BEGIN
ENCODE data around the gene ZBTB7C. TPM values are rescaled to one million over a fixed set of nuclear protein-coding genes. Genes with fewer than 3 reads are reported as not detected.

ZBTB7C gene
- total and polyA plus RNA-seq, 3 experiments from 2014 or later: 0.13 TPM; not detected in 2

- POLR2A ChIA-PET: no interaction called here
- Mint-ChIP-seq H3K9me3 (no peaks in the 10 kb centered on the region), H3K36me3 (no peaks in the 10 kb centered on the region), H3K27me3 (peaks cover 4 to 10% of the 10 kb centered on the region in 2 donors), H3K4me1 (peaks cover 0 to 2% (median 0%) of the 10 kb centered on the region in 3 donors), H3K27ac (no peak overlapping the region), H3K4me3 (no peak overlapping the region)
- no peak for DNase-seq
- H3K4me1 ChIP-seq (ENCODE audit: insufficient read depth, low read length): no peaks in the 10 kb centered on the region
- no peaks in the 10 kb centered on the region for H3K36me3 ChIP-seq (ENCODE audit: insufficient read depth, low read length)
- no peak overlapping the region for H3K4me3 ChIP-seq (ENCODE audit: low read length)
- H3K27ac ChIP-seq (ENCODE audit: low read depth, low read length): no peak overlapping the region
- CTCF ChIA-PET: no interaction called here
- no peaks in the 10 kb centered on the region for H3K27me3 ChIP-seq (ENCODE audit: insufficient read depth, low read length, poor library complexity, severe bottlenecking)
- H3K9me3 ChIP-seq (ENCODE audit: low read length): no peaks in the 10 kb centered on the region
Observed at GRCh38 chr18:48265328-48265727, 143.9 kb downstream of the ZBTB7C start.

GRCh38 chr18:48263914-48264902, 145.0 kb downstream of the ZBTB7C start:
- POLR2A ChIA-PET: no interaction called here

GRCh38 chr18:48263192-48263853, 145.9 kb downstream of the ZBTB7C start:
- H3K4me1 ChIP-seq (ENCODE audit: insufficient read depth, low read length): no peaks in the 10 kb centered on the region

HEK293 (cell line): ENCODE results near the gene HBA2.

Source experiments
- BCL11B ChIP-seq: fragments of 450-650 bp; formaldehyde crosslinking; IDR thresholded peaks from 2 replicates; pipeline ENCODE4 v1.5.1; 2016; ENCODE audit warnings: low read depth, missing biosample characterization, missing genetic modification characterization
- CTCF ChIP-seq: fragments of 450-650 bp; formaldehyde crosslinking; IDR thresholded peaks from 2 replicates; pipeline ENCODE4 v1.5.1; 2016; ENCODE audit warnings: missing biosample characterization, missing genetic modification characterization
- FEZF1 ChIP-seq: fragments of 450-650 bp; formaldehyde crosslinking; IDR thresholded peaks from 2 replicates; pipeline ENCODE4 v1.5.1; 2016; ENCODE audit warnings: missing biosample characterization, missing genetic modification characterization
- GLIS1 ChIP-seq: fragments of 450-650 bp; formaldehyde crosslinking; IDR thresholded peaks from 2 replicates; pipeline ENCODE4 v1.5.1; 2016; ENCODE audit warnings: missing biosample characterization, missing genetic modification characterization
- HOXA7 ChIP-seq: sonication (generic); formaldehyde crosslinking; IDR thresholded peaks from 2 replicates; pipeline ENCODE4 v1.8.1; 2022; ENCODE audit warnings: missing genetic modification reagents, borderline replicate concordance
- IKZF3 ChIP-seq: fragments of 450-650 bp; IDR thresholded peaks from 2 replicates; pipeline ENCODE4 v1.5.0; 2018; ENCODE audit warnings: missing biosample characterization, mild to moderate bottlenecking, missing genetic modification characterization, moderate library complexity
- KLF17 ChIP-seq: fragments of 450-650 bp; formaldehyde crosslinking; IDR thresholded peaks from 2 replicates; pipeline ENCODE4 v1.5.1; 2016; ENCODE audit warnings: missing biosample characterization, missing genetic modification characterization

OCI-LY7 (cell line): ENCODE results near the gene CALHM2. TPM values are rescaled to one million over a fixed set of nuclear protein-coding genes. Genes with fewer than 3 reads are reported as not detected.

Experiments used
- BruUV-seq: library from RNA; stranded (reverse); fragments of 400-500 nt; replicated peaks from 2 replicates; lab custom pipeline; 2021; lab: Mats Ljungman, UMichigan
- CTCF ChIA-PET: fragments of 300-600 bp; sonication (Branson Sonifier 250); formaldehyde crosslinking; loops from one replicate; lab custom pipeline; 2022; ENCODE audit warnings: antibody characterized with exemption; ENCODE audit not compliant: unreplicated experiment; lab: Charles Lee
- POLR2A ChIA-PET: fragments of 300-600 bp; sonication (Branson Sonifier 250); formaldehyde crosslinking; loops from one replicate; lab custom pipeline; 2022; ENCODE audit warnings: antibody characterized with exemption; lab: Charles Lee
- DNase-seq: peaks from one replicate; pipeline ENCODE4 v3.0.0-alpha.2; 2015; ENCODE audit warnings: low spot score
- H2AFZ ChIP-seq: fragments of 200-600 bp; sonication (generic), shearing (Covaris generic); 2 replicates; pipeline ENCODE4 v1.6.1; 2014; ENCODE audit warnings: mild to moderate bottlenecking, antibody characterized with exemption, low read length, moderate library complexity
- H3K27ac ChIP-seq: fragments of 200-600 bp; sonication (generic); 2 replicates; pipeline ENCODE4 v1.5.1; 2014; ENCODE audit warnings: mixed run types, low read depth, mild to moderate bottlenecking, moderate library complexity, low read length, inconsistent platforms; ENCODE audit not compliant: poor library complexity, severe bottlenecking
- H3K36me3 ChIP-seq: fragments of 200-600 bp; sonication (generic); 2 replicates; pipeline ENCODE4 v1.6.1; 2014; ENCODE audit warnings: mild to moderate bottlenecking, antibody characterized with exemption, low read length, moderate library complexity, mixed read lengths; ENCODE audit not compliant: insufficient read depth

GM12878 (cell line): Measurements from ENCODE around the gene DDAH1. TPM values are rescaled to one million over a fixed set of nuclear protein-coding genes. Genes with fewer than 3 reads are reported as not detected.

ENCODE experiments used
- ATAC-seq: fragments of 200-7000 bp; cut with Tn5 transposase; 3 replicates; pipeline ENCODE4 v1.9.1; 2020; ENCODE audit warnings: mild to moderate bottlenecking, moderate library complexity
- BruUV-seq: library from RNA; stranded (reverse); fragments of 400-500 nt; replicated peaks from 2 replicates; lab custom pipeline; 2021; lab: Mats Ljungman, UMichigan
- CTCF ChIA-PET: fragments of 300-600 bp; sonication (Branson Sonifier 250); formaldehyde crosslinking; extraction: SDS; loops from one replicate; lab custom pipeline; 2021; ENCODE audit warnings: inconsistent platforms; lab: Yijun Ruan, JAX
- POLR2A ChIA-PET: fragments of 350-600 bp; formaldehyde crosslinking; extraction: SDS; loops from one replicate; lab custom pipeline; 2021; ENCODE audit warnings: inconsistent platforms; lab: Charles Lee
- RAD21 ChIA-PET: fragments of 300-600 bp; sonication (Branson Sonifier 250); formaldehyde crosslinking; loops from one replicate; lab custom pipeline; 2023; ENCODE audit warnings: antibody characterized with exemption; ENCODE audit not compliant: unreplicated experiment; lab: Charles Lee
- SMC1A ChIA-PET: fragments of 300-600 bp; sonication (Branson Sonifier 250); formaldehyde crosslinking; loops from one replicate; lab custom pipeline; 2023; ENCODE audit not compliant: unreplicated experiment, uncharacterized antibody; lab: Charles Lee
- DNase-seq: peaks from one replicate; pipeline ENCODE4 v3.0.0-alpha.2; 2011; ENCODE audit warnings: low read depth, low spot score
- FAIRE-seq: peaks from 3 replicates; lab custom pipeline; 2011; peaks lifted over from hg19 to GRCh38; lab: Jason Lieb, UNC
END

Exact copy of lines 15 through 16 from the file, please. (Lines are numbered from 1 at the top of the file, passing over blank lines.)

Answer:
GRCh38 chr18:48263914-48264902, 145.0 kb downstream of the ZBTB7C start:
- POLR2A ChIA-PET: no interaction called here